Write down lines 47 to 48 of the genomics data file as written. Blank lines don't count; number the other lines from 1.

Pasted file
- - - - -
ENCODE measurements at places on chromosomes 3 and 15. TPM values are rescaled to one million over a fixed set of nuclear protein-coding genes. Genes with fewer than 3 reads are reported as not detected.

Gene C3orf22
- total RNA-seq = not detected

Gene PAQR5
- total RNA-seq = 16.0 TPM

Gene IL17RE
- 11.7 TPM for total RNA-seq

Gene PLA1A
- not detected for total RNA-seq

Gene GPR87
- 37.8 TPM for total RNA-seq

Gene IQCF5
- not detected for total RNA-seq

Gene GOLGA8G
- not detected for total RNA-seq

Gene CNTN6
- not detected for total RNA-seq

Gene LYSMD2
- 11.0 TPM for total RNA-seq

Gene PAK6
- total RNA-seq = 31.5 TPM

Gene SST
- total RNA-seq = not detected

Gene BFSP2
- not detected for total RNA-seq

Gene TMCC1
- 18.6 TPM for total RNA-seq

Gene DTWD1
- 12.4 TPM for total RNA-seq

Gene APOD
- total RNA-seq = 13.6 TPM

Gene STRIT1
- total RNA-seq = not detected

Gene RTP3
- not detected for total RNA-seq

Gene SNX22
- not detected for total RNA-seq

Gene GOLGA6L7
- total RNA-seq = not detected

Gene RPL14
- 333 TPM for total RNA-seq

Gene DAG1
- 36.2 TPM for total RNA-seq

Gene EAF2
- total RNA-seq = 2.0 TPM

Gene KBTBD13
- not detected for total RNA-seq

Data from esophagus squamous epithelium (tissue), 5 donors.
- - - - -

- not detected for total RNA-seq

Data from esophagus squamous epithelium (tissue), 5 donors.